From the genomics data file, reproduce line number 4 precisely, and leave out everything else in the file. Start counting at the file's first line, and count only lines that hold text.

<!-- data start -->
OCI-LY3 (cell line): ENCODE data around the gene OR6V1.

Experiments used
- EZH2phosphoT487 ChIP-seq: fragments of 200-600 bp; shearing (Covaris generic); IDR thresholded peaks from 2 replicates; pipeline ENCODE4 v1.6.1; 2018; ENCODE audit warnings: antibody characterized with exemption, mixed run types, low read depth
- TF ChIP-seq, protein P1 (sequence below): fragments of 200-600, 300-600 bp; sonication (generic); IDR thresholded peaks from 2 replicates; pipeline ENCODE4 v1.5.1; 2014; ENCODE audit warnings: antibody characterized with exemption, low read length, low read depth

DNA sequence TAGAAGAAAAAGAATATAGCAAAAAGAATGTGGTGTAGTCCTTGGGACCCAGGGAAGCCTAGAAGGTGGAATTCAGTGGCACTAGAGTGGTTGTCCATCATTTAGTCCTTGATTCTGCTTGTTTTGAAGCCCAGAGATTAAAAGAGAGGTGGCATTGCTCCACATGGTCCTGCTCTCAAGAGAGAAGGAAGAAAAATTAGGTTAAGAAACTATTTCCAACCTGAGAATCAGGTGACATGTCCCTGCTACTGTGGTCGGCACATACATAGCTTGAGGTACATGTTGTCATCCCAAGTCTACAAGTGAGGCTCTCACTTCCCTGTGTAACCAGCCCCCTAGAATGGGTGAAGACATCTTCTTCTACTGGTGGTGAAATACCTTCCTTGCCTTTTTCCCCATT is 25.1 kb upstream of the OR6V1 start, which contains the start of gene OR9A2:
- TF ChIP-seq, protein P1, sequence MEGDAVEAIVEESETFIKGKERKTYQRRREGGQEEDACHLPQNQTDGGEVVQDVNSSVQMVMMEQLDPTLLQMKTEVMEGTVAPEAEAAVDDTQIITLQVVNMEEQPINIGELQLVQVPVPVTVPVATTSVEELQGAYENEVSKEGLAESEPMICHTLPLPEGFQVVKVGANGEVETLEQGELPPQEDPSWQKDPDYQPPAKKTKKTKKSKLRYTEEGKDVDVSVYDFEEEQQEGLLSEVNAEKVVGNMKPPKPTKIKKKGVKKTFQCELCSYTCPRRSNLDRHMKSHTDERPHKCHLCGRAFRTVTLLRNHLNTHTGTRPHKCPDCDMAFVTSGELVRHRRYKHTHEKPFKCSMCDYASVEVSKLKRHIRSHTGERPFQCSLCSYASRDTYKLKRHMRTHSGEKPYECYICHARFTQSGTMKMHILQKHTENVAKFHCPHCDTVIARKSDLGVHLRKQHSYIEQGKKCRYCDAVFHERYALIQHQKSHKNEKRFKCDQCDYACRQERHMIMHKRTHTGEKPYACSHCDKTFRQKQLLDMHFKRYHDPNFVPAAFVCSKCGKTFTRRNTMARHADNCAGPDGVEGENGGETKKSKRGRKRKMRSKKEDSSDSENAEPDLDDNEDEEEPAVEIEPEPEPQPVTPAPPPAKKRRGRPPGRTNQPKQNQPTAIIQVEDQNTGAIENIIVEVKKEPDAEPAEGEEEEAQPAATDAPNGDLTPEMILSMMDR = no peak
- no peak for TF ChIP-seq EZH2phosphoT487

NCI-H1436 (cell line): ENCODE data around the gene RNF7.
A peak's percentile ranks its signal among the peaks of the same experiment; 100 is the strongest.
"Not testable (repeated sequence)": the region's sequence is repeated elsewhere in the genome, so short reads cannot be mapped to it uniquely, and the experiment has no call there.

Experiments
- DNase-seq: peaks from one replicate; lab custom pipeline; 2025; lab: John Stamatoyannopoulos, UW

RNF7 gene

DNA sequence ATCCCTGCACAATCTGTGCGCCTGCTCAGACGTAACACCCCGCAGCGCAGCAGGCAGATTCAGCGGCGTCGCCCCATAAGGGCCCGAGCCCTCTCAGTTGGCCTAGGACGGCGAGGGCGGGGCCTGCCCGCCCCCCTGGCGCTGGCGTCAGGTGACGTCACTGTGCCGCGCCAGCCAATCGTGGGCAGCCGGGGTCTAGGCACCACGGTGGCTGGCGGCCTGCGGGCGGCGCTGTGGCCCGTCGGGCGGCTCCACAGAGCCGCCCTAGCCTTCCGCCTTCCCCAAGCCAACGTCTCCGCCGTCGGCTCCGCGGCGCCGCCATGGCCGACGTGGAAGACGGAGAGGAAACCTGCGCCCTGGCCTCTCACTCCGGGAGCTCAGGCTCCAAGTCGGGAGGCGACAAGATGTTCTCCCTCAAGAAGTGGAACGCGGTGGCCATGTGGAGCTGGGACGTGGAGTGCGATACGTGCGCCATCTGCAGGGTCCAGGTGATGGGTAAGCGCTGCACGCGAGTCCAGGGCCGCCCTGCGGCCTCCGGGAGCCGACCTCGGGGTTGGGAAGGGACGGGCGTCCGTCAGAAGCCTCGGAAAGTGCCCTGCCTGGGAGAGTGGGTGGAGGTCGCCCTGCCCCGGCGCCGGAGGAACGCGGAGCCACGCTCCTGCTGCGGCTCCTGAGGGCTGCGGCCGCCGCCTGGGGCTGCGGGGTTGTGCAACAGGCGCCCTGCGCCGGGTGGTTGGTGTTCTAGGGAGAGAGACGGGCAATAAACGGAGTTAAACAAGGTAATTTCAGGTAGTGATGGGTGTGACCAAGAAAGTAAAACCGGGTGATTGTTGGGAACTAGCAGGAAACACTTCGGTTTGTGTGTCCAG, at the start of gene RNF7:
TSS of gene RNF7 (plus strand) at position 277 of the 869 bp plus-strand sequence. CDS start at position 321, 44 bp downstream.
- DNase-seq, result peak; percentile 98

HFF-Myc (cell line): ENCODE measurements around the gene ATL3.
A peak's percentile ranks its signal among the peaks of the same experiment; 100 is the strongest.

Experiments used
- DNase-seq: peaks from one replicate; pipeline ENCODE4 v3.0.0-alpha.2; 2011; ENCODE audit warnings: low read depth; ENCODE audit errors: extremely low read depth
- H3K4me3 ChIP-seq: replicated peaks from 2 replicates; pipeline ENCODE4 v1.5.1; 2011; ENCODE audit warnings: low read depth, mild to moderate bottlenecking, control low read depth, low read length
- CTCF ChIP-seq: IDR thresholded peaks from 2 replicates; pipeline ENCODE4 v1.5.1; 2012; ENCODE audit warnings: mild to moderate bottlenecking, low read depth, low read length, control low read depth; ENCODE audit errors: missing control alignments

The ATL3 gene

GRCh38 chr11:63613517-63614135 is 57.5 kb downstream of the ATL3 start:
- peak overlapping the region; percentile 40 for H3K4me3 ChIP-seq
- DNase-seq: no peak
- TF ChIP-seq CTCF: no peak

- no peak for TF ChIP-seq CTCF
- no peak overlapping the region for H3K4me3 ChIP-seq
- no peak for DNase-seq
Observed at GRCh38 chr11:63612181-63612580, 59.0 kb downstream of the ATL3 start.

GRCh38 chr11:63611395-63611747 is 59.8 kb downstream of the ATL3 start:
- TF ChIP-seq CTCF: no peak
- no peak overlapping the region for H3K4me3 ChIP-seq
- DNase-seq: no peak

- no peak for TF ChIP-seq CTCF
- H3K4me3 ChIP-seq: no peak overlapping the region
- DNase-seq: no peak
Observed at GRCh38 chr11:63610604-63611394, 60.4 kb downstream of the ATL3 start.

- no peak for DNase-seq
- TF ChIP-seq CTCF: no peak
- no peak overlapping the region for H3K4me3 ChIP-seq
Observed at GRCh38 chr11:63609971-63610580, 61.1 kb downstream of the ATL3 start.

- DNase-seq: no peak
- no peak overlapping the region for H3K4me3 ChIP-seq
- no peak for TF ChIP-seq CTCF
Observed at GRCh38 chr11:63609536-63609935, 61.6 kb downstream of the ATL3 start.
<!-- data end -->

- TF ChIP-seq, protein P1 (sequence below): fragments of 200-600, 300-600 bp; sonication (generic); IDR thresholded peaks from 2 replicates; pipeline ENCODE4 v1.5.1; 2014; ENCODE audit warnings: antibody characterized with exemption, low read length, low read depth